Traditional orchards are in danger of disappearing with serious consequences for wildlife warns environmental charity Stroud Valleys Project.  So to celebrate the variety of Gloucestershire fruit the charity is organising an Apple Day at Holywell Orchard in Cam.

Project officer Richard Lewis said: ”Orchards in England have declined by almost 60 per cent in the last 50 years. According to the records in 1839 there were 99 orchards in Cam and now there are only three. This means we are losing many unique tastes and flavours that are special to Gloucestershire.


“Apple Day plays a part in raising awareness not only of the importance of orchards to our landscape and culture, but to the growing interest in locality and in the traceability of food.  As orchards are lost so are important habitats for our wildlife such as the green woodpecker and the noble chafer beetle. And traditional orchards also provide sources of pollen and nectar for bees.“

On offer at the event which runs from 1- 4 pm on Saturday 17 October will be apple juicing, apple tasting and creating the longest apple peel. Local people are asked to bring along their own apples and plastic bottles to make their own juice and apple peelers.

“You do not have to own an orchard to do something positive - attending an apple day is a fun way to find out more about orchards,” said Richard. “ You could even plant your own apple tree using a local variety and bring the apples along for juicing. This year we have bought our own juicer which people can hire out.”

Additional Information on Orchards from our Press Release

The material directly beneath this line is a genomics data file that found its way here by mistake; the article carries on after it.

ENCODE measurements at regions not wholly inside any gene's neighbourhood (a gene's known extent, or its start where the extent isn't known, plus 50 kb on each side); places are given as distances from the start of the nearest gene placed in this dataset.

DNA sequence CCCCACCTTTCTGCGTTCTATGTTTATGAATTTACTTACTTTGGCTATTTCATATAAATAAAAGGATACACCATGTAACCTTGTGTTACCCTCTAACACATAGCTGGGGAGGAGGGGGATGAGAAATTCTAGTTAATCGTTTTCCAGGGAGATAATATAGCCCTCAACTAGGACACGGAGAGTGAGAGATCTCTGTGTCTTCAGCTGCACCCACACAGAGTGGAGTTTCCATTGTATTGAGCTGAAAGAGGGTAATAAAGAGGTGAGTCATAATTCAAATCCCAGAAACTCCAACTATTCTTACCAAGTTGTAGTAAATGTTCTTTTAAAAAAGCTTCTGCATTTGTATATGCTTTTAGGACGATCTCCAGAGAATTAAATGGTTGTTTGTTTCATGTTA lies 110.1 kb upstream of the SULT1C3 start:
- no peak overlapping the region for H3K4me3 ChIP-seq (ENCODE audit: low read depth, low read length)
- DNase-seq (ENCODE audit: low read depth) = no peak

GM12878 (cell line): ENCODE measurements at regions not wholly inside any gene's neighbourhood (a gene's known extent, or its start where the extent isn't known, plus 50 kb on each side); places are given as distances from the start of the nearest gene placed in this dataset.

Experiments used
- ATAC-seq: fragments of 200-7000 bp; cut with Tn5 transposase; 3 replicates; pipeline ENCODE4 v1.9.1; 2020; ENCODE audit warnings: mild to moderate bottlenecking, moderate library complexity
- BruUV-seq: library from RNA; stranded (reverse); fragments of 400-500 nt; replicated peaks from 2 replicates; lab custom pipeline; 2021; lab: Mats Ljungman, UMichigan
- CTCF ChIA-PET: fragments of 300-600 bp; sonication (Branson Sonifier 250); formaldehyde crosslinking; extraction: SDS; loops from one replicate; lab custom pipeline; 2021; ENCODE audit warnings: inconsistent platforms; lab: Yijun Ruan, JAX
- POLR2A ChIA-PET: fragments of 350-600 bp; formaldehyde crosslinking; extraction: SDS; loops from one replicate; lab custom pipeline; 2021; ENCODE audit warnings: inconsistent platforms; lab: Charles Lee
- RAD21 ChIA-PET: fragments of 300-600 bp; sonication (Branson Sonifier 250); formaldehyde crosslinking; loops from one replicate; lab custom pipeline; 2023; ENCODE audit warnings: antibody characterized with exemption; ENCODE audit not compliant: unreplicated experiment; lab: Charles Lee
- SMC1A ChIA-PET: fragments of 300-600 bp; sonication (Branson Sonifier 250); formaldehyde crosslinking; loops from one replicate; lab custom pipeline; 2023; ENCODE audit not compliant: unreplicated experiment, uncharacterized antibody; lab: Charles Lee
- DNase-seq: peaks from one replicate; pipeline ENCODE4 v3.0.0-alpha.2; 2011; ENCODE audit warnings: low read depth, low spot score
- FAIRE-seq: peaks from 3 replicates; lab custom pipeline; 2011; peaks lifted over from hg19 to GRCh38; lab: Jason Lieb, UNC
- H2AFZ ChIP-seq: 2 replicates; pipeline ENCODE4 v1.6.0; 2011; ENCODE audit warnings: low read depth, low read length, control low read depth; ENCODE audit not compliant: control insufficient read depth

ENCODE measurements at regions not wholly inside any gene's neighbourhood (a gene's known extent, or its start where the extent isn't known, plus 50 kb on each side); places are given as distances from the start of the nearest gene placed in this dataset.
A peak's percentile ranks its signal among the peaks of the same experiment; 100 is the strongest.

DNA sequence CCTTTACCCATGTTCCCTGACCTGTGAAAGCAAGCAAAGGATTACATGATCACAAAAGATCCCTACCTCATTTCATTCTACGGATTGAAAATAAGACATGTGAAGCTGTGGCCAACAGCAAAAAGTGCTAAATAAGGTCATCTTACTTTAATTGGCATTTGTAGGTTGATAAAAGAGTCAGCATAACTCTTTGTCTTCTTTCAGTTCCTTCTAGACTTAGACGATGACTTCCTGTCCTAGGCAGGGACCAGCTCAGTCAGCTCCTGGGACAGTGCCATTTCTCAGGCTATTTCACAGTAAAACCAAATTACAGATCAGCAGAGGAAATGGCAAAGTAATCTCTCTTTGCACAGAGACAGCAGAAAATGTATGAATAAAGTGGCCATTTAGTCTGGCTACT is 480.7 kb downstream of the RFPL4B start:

1. Apple Day was launched in 1990 by Common Ground.  From the start, it was intended to be both a celebration and a demonstration of the variety we are in danger of losing – not simply in apples, but richness and diversity of landscape, place, ecology and culture too.. See for Apple Day events and for county by county information on orchards and their produce.
  2. A traditional orchard is defined as having at least five fruit trees. The trees are widely spaced and allowed to reach a veteran-hollowed and gnarled-stage. They are subject to low intensity management with few or no chemical inputs and they’re often grazed by animals such as sheep or cut for hay. Though they are relatively small in area traditional orchards are important for a wide range of species.

Stroud Valleys Project is a limited company,
registered in England and Wales

Registered number: 2224016    

Registered charity number: 900107

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Stroud Valleys Project

8 Threadneedle Street




Tel: 01453 753358


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